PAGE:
Hot flashes are the most frequent symptoms of menopause and perimenopause. They occur in more than two-thirds of North American women during perimenopause.
A hot flash – sometimes called a hot flush – is a sensation of heat that may be accompanied by a red, flushed face as well as sweating.
Hot flashes occur when blood vessels near the skin's surface dilate to cool down. This produces the red, flushed look.
Women may also perspire to cool down and some experience rapid heart rate or chills.
Doctors theorize one reason hot flashes happen is a result of changing estrogen levels.
As estrogen and progesterone levels drop during menopause, the body produces more of a brain hormone called gonadotropin hormone (GnRH) which forces fertility.
GnRH also regulates the brain’s heat sensors. When higher levels of GnRH are present, the body mistakenly thinks it’s overheating.
Diminished estrogen levels directly affect the hypothalamus, the part of the brain responsible for controlling appetite, sleep cycles, sex hormones and body temperature.
Somehow, the drop in estrogen confuses the hypothalamus — which is sometimes referred to as the body's "thermostat" — and makes it read "too hot." Some women's skin temperature can rise six degrees Centigrade during a hot flash.
BreastCancer.org said that the brain responds to this reading by broadcasting an all-out alert to the heart, blood vessels and nervous system.
The message is transmitted by the nervous system's chemical messenger and instantly delivered. The heart pumps faster, blood vessels in the skin dilate to circulate more blood to release the heat, and sweat glands release sweat to cool off.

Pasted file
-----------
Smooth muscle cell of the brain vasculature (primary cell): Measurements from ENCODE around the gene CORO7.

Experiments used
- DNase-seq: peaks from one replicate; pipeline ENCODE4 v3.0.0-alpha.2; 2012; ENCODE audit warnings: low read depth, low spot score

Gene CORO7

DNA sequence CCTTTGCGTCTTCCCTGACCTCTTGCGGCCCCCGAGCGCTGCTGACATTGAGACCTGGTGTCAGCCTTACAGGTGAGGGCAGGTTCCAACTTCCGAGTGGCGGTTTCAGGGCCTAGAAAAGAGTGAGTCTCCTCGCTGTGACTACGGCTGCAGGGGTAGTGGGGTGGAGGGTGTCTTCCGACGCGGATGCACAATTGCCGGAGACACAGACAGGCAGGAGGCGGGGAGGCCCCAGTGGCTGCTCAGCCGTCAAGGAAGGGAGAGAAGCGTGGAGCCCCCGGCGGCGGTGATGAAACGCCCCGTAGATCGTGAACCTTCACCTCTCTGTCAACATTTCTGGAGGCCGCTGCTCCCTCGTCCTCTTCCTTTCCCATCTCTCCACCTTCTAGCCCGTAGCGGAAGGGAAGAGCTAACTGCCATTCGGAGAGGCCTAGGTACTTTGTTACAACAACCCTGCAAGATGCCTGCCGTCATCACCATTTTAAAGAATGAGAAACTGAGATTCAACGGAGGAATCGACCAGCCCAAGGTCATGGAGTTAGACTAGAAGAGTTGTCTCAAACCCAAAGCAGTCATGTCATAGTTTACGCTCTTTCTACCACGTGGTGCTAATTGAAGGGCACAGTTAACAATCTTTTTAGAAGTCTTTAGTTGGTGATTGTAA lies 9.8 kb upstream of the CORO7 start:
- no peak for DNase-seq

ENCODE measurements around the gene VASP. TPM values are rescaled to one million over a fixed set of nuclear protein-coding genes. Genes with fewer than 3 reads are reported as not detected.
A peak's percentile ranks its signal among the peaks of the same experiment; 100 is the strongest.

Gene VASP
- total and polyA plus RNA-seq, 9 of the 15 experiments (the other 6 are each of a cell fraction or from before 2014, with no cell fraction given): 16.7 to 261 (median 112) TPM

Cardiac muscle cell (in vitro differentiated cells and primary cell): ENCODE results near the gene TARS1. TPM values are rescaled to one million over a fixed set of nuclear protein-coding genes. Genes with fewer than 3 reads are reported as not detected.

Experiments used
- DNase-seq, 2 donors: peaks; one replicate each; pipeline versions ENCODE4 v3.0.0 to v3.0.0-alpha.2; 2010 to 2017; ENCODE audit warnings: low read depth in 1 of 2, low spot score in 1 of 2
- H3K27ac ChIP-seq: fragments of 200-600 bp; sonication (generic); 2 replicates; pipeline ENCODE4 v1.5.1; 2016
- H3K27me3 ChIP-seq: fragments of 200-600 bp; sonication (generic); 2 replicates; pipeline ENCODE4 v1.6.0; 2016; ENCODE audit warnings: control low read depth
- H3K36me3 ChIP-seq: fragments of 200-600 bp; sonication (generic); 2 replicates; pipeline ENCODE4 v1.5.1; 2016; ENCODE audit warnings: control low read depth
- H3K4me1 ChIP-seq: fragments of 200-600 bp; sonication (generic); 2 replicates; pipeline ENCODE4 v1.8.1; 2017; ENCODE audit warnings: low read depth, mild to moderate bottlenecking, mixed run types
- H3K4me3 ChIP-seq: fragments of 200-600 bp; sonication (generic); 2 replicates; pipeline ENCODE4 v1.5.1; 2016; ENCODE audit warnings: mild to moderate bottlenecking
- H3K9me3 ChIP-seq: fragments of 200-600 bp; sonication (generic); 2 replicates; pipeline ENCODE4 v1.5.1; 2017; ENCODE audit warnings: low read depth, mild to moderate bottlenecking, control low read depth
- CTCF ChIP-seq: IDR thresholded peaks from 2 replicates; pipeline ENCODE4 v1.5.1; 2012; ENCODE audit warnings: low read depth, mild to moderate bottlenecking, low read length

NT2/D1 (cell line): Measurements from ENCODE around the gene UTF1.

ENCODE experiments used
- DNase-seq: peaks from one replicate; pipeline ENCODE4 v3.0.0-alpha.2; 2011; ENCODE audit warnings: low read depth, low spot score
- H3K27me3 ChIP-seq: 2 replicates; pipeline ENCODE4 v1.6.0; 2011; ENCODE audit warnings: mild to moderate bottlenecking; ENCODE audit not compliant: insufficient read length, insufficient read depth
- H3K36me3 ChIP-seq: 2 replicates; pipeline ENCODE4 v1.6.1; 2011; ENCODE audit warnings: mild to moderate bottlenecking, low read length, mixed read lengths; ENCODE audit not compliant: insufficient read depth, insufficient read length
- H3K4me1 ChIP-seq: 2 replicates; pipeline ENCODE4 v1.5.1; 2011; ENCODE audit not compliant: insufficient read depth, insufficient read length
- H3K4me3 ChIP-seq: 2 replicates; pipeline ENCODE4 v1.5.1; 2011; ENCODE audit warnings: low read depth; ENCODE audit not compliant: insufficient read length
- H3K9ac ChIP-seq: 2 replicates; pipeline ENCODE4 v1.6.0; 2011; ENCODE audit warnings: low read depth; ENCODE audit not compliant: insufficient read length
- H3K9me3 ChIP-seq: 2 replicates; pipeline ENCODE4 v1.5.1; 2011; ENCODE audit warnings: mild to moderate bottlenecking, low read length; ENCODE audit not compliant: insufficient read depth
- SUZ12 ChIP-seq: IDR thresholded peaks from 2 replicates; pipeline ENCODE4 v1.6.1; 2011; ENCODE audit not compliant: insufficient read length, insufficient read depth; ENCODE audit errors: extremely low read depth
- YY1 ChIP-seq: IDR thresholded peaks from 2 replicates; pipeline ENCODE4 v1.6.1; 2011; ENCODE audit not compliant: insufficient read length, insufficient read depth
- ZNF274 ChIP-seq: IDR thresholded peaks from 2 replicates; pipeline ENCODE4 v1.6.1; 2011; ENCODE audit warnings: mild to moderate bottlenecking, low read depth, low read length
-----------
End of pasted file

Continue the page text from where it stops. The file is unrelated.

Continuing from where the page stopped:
This heat-releasing process is how bodies keep cool in the summer, but when the process is triggered by a drop in estrogen, it confuses the brain's response.
The Mayo Clinic said that low estrogen alone doesn't often seem to induce hot flashes, as children and women with low levels of estrogen due to medical conditions usually don't experience hot flashes.
Instead, estrogen withdrawal, which occurs during menopause, appears to be the trigger.
Not all menopausal women experience hot flashes. Although it's not clear why some women get hot flashes and others don't, some triggers increase the risk of hot flashes. These include smoking, obesity, physical inactivity and ethnicity.
Doctors have other theories about the cause of hot flashes. WebMD reported that doctors hypothesize some women have very sensitive skin cells, which makes them more prone to vasodilation and hot flashes.
Researchers also theorize that differences in levels of the hormone leptin, which is produced by fat cells, and a blood sugar drop may play a role in hot flashes.